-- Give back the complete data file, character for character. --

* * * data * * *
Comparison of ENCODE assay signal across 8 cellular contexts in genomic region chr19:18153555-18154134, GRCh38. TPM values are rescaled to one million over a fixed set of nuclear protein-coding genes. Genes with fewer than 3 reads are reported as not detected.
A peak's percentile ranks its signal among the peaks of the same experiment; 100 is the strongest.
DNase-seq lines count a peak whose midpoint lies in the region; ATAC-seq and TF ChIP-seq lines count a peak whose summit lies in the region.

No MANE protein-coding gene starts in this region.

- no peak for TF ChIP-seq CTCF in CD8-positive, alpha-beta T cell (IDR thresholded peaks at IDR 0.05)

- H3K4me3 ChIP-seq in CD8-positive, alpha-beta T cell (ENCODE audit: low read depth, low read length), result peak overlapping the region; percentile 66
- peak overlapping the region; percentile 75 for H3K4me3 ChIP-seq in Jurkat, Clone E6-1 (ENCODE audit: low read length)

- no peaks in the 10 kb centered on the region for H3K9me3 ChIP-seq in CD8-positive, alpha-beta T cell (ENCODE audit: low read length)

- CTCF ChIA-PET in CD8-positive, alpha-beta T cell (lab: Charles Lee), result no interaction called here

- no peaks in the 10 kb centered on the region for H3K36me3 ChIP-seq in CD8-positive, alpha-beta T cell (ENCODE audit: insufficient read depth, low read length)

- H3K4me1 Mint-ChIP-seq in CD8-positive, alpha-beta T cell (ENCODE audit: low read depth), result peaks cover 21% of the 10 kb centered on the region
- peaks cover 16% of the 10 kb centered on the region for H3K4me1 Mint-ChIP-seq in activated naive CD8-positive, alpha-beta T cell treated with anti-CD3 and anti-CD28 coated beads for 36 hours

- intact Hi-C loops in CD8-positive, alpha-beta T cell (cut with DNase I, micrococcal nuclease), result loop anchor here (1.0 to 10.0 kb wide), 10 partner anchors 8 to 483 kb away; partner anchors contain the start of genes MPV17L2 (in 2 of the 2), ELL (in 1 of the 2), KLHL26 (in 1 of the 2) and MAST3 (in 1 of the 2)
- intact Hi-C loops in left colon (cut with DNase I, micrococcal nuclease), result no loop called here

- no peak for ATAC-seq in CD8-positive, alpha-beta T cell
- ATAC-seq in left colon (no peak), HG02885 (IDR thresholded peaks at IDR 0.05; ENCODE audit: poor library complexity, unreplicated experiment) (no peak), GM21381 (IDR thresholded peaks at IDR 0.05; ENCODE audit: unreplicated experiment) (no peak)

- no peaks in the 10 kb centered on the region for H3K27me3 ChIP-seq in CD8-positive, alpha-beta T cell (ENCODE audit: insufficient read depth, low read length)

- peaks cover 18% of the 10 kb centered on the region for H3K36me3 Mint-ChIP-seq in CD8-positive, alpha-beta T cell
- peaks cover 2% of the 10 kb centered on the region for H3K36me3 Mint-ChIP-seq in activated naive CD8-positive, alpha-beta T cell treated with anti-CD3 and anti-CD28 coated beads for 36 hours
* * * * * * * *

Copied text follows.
Comparison of ENCODE assay signal across 8 cellular contexts in genomic region chr19:18153555-18154134, GRCh38. TPM values are rescaled to one million over a fixed set of nuclear protein-coding genes. Genes with fewer than 3 reads are reported as not detected.
A peak's percentile ranks its signal among the peaks of the same experiment; 100 is the strongest.
DNase-seq lines count a peak whose midpoint lies in the region; ATAC-seq and TF ChIP-seq lines count a peak whose summit lies in the region.

No MANE protein-coding gene starts in this region.

- no peak for TF ChIP-seq CTCF in CD8-positive, alpha-beta T cell (IDR thresholded peaks at IDR 0.05)

- H3K4me3 ChIP-seq in CD8-positive, alpha-beta T cell (ENCODE audit: low read depth, low read length), result peak overlapping the region; percentile 66
- peak overlapping the region; percentile 75 for H3K4me3 ChIP-seq in Jurkat, Clone E6-1 (ENCODE audit: low read length)

- no peaks in the 10 kb centered on the region for H3K9me3 ChIP-seq in CD8-positive, alpha-beta T cell (ENCODE audit: low read length)

- CTCF ChIA-PET in CD8-positive, alpha-beta T cell (lab: Charles Lee), result no interaction called here

- no peaks in the 10 kb centered on the region for H3K36me3 ChIP-seq in CD8-positive, alpha-beta T cell (ENCODE audit: insufficient read depth, low read length)

- H3K4me1 Mint-ChIP-seq in CD8-positive, alpha-beta T cell (ENCODE audit: low read depth), result peaks cover 21% of the 10 kb centered on the region
- peaks cover 16% of the 10 kb centered on the region for H3K4me1 Mint-ChIP-seq in activated naive CD8-positive, alpha-beta T cell treated with anti-CD3 and anti-CD28 coated beads for 36 hours

- intact Hi-C loops in CD8-positive, alpha-beta T cell (cut with DNase I, micrococcal nuclease), result loop anchor here (1.0 to 10.0 kb wide), 10 partner anchors 8 to 483 kb away; partner anchors contain the start of genes MPV17L2 (in 2 of the 2), ELL (in 1 of the 2), KLHL26 (in 1 of the 2) and MAST3 (in 1 of the 2)
- intact Hi-C loops in left colon (cut with DNase I, micrococcal nuclease), result no loop called here

- no peak for ATAC-seq in CD8-positive, alpha-beta T cell
- ATAC-seq in left colon (no peak), HG02885 (IDR thresholded peaks at IDR 0.05; ENCODE audit: poor library complexity, unreplicated experiment) (no peak), GM21381 (IDR thresholded peaks at IDR 0.05; ENCODE audit: unreplicated experiment) (no peak)

- no peaks in the 10 kb centered on the region for H3K27me3 ChIP-seq in CD8-positive, alpha-beta T cell (ENCODE audit: insufficient read depth, low read length)

- peaks cover 18% of the 10 kb centered on the region for H3K36me3 Mint-ChIP-seq in CD8-positive, alpha-beta T cell
- peaks cover 2% of the 10 kb centered on the region for H3K36me3 Mint-ChIP-seq in activated naive CD8-positive, alpha-beta T cell treated with anti-CD3 and anti-CD28 coated beads for 36 hours